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Article
Publication date: 7 August 2020

Emmanuel Kojo Sakyi and Kingsley Senyo Agomor

This paper aims to examine lecturers' experiences of moonlighting in the Ghana Institute of Management and Public Administration (GIMPA).

Abstract

Purpose

This paper aims to examine lecturers' experiences of moonlighting in the Ghana Institute of Management and Public Administration (GIMPA).

Design/methodology/approach

A qualitative approach was used. Data were collected through in-depth semi-structured interviews with 18 purposively selected informants. Data were transcribed and analyzed thematically.

Findings

The findings are that moonlighting is common at GIMPA, and the institutional environment is conducive for the practice. Knowledge of the practice is unclear. However, moonlighting serves as a source of additional income for lecturers, which a significant majority describe as enabling their continuing employment at GIMPA, but many pointed out the negative effects as well. Lack of a policy to control the behavior has been cited as a reason for the problem, which left lecturers to self-determine what to do. Moonlighting practice is affecting the quality of teaching and support to students by the lecturers.

Research limitations/implications

The sample of the respondents who participated in the study is small and limited to 18. Their views cannot be generalized to all higher education institutions. But, the results show the seriousness of the problem and its implications.

Practical implications

Moonlighting is prevalent in GIMPA. It suggests that employees of other public higher education institutions are no immune to it.

Originality/value

This study is the first of its kind to explore the practice of moonlighting in a quasi-public higher education institution in Ghana. It has added to the empirical literature on the practice and the effects on the institution.

Details

Journal of Applied Research in Higher Education, vol. 13 no. 1
Type: Research Article
ISSN: 2050-7003

Keywords

Article
Publication date: 3 October 2008

Emmanuel Kojo Sakyi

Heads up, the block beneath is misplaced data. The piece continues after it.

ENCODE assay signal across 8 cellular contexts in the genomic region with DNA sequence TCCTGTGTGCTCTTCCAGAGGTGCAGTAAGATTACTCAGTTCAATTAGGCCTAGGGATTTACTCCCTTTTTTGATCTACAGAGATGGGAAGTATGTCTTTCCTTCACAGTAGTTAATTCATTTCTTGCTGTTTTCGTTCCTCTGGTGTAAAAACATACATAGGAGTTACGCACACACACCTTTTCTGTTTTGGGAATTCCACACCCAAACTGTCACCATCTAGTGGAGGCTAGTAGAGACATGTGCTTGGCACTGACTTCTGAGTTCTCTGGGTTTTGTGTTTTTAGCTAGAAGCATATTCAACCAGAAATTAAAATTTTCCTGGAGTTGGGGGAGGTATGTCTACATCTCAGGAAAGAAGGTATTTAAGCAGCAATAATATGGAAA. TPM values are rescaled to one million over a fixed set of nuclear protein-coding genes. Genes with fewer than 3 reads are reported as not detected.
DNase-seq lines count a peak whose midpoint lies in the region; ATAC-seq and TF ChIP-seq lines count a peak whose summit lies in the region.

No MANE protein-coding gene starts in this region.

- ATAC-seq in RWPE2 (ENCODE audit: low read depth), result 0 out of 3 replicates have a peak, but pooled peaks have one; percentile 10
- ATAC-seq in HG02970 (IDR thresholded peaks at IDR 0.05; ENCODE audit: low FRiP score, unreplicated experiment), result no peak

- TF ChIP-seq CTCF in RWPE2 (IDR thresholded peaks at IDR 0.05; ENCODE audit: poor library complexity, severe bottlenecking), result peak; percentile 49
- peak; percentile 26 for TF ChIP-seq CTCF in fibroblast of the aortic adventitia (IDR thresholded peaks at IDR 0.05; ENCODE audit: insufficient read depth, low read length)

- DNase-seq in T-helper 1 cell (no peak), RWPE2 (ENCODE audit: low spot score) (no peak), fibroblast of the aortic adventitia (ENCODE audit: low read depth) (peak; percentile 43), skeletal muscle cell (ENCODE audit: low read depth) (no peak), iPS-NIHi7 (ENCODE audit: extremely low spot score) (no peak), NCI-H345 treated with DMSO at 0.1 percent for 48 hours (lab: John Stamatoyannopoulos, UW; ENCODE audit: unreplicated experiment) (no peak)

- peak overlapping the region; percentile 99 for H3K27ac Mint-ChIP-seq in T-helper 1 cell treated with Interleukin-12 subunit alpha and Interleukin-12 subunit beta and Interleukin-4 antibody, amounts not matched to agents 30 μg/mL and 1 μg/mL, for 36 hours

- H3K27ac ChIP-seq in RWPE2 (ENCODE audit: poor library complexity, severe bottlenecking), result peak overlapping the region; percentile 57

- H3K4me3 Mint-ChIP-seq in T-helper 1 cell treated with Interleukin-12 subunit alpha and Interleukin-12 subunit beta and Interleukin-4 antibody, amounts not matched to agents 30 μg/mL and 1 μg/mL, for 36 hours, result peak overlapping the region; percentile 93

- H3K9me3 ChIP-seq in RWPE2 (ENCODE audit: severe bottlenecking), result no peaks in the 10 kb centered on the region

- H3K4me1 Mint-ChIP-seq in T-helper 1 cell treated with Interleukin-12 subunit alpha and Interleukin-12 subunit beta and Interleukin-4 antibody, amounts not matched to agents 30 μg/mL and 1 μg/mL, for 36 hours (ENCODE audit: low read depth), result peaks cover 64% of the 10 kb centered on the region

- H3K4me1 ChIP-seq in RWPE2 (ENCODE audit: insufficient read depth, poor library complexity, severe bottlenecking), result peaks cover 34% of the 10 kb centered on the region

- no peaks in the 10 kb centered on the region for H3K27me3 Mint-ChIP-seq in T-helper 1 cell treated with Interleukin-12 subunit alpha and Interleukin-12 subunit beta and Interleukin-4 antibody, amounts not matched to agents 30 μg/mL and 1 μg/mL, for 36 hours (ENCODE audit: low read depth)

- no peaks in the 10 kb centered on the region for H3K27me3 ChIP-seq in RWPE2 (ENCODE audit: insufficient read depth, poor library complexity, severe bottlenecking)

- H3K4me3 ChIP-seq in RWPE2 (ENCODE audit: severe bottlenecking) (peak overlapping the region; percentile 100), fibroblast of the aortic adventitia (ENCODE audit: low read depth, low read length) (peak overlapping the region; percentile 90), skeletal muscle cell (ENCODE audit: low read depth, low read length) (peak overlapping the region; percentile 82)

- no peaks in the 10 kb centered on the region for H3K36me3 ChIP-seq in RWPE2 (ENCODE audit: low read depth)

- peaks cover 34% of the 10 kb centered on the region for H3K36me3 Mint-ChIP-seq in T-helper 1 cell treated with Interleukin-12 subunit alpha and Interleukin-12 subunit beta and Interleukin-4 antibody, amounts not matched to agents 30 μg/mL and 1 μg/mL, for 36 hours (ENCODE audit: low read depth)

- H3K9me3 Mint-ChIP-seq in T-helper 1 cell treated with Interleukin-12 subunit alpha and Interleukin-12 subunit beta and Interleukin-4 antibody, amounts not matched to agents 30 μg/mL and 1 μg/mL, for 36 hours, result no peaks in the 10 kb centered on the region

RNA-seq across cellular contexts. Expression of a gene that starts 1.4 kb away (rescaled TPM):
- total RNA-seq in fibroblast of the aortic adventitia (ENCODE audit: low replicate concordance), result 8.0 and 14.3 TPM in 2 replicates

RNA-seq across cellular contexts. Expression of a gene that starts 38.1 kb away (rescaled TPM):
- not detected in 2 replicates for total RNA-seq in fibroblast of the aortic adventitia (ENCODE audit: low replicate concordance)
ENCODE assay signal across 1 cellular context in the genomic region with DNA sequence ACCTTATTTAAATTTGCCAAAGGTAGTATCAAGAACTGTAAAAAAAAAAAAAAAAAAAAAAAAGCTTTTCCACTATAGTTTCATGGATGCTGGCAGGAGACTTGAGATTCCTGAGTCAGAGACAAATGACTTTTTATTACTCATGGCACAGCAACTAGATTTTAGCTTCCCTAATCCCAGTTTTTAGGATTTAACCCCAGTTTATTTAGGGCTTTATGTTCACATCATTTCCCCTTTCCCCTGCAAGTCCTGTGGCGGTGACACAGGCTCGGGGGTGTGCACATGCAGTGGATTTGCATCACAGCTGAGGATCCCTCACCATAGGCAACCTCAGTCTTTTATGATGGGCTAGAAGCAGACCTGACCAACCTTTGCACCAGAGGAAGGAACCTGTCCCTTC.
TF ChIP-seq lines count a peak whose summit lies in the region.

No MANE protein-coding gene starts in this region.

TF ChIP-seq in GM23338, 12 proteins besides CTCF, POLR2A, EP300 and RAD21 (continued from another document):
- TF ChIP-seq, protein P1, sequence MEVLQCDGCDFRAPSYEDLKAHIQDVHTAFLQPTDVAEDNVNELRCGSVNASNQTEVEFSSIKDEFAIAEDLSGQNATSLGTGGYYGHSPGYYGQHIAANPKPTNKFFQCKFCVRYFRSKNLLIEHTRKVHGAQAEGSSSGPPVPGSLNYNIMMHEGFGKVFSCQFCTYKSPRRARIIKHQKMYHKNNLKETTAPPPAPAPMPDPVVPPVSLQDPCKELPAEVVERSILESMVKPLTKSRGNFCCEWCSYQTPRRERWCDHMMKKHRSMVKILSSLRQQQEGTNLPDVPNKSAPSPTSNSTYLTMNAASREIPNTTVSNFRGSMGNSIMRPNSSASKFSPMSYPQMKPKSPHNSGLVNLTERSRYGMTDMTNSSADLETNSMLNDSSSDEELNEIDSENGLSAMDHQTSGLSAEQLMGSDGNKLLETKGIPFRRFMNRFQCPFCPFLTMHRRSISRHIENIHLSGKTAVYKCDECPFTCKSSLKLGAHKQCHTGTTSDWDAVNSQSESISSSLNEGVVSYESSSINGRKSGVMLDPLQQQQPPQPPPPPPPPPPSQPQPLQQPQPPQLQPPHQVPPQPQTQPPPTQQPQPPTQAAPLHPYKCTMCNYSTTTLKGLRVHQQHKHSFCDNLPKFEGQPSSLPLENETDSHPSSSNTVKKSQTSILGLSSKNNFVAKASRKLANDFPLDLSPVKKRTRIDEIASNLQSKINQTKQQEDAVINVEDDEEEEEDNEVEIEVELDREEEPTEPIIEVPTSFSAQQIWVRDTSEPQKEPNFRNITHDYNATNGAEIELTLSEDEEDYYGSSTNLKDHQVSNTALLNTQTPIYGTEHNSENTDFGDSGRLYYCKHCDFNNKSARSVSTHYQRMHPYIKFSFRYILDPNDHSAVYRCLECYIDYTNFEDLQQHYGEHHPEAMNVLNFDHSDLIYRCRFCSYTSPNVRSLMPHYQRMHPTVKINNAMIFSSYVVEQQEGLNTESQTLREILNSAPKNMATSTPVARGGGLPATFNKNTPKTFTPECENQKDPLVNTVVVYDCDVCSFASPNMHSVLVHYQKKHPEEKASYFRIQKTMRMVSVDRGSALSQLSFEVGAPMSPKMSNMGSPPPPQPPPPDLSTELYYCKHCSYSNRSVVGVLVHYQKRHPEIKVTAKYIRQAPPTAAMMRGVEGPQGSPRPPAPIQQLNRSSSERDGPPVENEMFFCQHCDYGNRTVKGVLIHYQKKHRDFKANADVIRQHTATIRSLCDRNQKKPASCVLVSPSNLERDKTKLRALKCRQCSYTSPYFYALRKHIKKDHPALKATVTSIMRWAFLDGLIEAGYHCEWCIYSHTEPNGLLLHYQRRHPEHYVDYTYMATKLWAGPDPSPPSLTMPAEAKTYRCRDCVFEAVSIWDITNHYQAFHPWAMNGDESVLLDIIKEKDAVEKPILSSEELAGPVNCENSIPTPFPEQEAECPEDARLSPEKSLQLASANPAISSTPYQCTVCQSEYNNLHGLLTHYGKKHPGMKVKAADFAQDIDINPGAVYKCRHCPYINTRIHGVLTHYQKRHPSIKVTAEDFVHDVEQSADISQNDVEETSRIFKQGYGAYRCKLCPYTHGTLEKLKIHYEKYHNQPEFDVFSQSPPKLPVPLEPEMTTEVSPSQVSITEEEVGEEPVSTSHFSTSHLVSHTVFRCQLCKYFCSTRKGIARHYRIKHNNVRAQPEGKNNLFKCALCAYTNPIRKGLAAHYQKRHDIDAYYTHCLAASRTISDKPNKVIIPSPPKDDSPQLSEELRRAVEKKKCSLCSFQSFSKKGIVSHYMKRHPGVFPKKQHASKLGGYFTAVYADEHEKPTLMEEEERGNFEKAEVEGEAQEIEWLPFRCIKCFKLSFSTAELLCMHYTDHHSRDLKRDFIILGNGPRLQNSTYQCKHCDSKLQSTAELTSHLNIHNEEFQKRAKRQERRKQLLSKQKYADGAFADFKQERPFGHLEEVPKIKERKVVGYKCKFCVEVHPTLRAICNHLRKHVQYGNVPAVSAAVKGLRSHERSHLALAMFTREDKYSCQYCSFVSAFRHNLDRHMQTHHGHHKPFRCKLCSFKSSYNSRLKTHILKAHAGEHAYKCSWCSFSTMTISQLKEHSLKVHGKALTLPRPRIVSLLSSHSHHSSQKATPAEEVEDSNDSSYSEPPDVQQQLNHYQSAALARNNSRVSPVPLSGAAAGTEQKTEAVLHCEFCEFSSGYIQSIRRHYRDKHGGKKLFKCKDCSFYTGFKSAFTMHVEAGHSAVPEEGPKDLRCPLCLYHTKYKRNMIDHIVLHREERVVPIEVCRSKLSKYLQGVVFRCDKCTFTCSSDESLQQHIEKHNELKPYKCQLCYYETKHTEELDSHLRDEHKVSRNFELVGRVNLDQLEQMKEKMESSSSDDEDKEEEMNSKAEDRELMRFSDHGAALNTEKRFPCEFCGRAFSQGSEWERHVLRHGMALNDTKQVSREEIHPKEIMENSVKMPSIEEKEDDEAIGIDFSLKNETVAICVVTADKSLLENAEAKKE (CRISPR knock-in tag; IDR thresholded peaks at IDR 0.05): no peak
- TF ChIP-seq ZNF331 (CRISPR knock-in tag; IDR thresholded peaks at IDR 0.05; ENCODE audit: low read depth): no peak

The purpose of this paper is to examine the barriers to the implementation of management decentralisation of health services and programmes at district level in Ghana.

1320

Abstract

Purpose

The purpose of this paper is to examine the barriers to the implementation of management decentralisation of health services and programmes at district level in Ghana.

Design/methodology/approach

Data for the study were collected through a qualitative technique in the Sekyere West district.

Findings

The findings are: transfer of authority for management decision making and planning was rarely operational at district level; and control over financial and personnel decisions remained centralised. The paper identified lack of staff capacity, lack of commitment and inter‐organisational conflict between health managers and local government officials as factors obstructing the implementation of management decentralisation in the district.

Originality/value

The lesson from the study is that the implementation of health care management decentralisation at district level has stalled because of the combined effect of internal and external constraints. The paper suggests that given the enormity of the problem of paucity of capacity to undertake new service management responsibilities, the process of transferring responsibilities, resources and control to lower level health managements should be gradual and incremental; the sequencing of reform too should be such that district health officers and stakeholders are given adequate training prior to the inauguration of new management reform.

Details

Leadership in Health Services, vol. 21 no. 4
Type: Research Article
ISSN: 1751-1879

Keywords

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